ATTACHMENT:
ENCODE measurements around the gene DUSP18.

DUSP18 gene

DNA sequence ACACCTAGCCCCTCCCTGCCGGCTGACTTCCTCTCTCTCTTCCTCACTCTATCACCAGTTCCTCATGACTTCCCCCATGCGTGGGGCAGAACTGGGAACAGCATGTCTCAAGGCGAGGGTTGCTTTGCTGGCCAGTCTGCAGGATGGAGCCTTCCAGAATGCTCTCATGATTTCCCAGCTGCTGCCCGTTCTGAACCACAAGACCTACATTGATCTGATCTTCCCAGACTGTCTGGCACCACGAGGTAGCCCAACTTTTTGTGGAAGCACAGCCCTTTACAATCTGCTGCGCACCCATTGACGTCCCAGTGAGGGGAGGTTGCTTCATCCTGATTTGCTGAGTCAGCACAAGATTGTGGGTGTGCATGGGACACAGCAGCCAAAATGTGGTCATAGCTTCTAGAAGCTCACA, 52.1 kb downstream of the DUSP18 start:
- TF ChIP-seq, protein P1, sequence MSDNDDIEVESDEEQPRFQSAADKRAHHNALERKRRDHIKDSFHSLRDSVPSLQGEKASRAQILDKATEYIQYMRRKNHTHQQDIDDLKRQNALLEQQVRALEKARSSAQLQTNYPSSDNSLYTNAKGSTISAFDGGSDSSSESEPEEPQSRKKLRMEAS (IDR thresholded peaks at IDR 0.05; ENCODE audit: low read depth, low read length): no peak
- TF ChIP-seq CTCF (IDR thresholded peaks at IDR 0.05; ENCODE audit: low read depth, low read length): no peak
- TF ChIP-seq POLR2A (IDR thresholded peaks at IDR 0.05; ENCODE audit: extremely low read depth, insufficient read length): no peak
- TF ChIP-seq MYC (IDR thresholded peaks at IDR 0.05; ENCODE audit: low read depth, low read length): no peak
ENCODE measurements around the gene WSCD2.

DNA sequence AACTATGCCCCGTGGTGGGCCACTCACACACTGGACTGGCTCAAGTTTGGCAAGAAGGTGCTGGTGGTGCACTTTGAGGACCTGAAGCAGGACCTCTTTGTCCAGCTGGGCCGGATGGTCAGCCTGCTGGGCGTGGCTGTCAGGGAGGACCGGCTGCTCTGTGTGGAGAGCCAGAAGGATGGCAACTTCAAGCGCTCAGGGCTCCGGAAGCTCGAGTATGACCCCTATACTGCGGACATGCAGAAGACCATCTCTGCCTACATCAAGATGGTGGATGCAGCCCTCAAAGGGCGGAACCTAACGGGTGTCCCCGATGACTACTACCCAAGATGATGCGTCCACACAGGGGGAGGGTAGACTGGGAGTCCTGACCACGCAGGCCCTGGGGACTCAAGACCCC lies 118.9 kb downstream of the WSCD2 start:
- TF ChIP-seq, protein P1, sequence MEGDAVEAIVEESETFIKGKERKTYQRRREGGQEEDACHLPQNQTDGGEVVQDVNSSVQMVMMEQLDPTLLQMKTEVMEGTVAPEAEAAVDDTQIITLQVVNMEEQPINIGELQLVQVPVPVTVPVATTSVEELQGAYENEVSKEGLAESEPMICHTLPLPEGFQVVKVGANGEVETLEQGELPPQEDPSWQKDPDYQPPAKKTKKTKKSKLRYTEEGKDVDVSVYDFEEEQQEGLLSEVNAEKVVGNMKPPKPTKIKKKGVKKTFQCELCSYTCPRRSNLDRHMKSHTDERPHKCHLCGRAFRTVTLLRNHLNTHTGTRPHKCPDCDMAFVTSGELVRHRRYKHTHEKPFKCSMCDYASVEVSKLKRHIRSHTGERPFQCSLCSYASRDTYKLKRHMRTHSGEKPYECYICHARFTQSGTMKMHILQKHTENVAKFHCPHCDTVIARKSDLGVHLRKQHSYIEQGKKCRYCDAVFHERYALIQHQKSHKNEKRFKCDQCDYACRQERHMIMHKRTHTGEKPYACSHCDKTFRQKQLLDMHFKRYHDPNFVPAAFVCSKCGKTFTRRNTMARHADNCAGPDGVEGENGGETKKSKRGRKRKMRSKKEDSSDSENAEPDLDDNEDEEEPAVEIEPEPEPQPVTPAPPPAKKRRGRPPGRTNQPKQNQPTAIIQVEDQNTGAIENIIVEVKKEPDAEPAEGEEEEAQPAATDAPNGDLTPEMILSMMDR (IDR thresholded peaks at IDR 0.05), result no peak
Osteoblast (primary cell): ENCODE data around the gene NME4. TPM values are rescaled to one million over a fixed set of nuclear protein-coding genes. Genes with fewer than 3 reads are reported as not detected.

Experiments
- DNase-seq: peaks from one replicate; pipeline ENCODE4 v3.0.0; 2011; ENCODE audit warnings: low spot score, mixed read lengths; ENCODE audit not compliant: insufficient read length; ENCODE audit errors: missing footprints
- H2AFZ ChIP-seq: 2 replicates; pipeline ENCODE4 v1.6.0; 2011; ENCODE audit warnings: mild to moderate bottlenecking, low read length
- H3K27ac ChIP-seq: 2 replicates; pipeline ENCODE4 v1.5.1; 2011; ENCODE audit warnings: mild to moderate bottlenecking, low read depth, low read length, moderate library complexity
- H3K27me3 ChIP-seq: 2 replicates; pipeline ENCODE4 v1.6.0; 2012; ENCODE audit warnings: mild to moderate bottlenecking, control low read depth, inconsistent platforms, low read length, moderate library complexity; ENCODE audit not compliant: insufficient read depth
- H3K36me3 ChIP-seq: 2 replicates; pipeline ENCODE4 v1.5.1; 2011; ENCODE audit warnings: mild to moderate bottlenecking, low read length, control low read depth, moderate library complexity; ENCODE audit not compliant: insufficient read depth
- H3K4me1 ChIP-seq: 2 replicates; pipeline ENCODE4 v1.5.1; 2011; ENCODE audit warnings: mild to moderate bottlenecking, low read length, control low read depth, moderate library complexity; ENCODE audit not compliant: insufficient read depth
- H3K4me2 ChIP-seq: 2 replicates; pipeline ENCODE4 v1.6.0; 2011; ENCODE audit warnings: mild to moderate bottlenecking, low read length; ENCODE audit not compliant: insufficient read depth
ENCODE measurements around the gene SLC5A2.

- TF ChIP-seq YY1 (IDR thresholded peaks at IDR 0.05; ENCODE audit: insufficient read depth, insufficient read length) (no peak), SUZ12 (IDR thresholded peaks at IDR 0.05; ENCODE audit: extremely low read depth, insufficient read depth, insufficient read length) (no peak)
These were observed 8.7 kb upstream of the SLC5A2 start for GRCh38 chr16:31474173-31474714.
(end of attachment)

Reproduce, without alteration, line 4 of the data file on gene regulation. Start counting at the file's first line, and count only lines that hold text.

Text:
- TF ChIP-seq, protein P1, sequence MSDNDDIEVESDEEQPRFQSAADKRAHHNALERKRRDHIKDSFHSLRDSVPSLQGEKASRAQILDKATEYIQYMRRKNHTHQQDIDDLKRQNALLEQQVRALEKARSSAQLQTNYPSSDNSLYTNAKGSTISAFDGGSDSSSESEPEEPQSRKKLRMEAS (IDR thresholded peaks at IDR 0.05; ENCODE audit: low read depth, low read length): no peak